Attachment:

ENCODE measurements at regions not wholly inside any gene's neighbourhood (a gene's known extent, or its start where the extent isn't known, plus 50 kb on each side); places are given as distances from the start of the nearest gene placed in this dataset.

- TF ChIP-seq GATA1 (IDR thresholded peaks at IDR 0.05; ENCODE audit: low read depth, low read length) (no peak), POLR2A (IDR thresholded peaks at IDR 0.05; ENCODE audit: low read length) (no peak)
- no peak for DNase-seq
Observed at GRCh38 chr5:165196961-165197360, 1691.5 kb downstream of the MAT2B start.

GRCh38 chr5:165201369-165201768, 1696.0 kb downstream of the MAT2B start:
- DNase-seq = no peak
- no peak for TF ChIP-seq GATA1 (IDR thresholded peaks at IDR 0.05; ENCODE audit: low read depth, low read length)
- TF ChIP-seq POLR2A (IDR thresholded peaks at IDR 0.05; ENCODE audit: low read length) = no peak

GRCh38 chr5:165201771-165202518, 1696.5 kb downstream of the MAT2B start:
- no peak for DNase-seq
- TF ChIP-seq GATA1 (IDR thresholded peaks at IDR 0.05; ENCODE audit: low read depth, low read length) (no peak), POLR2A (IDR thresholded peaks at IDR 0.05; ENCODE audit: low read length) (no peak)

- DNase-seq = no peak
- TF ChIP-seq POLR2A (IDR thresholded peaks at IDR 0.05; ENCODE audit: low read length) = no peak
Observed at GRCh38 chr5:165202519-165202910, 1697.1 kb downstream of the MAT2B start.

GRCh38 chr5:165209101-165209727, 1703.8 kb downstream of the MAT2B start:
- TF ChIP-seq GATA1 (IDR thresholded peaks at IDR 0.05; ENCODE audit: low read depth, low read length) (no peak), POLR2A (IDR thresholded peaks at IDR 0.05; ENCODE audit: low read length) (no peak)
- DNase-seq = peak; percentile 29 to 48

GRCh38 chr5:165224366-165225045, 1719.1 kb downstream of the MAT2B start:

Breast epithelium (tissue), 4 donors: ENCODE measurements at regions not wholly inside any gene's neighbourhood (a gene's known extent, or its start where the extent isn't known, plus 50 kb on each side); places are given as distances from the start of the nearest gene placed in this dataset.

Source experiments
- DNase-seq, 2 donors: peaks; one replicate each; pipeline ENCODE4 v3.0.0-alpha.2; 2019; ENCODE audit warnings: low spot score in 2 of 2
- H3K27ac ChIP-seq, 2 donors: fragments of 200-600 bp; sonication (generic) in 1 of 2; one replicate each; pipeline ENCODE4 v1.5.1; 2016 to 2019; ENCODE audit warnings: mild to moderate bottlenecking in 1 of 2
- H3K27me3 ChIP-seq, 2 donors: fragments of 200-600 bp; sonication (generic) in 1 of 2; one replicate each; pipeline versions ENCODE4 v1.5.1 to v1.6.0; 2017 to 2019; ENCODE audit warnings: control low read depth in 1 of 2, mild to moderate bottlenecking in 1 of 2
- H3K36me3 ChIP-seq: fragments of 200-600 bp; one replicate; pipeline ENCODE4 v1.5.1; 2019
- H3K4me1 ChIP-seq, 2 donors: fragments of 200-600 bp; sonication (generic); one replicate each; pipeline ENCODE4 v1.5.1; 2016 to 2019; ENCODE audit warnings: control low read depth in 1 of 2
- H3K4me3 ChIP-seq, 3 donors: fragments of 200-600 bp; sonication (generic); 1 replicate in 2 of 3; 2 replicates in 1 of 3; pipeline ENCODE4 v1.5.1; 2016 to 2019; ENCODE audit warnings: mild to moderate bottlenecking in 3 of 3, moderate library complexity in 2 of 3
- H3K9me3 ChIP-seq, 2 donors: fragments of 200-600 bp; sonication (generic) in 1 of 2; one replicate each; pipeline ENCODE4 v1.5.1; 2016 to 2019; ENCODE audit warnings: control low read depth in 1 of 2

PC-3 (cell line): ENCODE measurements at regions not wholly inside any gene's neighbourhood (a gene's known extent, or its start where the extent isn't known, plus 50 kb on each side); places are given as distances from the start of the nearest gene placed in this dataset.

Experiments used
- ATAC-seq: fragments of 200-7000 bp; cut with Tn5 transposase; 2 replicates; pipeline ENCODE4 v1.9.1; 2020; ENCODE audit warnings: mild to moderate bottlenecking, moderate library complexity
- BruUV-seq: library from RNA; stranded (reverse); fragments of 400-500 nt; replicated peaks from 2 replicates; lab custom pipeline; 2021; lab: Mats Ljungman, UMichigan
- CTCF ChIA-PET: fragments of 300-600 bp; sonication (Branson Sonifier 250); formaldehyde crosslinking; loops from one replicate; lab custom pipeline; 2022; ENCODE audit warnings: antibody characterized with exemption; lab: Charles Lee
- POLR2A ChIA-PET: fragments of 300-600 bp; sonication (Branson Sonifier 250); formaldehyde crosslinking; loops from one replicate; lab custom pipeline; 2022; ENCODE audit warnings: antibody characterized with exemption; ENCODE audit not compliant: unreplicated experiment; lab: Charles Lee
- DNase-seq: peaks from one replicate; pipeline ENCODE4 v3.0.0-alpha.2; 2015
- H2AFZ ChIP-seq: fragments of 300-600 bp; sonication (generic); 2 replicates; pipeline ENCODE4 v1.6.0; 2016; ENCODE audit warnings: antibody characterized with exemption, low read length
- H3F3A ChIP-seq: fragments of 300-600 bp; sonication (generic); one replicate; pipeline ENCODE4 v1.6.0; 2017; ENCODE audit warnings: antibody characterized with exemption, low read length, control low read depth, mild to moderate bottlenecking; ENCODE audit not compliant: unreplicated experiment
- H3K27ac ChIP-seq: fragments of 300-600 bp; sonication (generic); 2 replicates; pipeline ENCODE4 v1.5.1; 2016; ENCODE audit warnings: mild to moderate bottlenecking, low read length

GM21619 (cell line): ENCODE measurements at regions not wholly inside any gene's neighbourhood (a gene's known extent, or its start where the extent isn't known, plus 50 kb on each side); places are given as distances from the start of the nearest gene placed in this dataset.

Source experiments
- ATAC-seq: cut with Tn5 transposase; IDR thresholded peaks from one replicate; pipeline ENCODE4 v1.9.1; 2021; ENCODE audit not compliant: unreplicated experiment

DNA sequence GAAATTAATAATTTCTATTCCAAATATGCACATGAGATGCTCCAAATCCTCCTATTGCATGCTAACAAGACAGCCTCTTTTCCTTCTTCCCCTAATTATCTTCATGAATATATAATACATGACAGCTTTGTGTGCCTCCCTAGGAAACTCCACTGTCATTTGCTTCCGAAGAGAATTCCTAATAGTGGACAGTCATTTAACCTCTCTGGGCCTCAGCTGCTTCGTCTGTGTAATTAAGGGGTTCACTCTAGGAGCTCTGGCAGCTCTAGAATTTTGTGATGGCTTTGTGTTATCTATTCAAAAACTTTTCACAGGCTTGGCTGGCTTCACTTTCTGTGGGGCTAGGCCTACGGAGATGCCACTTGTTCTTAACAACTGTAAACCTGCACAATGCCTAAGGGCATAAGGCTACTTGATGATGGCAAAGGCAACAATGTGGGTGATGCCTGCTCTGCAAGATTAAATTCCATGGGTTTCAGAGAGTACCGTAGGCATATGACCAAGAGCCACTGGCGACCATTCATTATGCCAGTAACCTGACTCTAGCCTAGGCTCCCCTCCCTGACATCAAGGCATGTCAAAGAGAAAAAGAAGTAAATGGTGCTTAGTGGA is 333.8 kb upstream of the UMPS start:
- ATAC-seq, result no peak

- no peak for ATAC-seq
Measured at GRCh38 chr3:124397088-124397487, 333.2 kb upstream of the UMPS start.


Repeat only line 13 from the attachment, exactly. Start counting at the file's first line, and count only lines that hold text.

- TF ChIP-seq POLR2A (IDR thresholded peaks at IDR 0.05; ENCODE audit: low read length) = no peak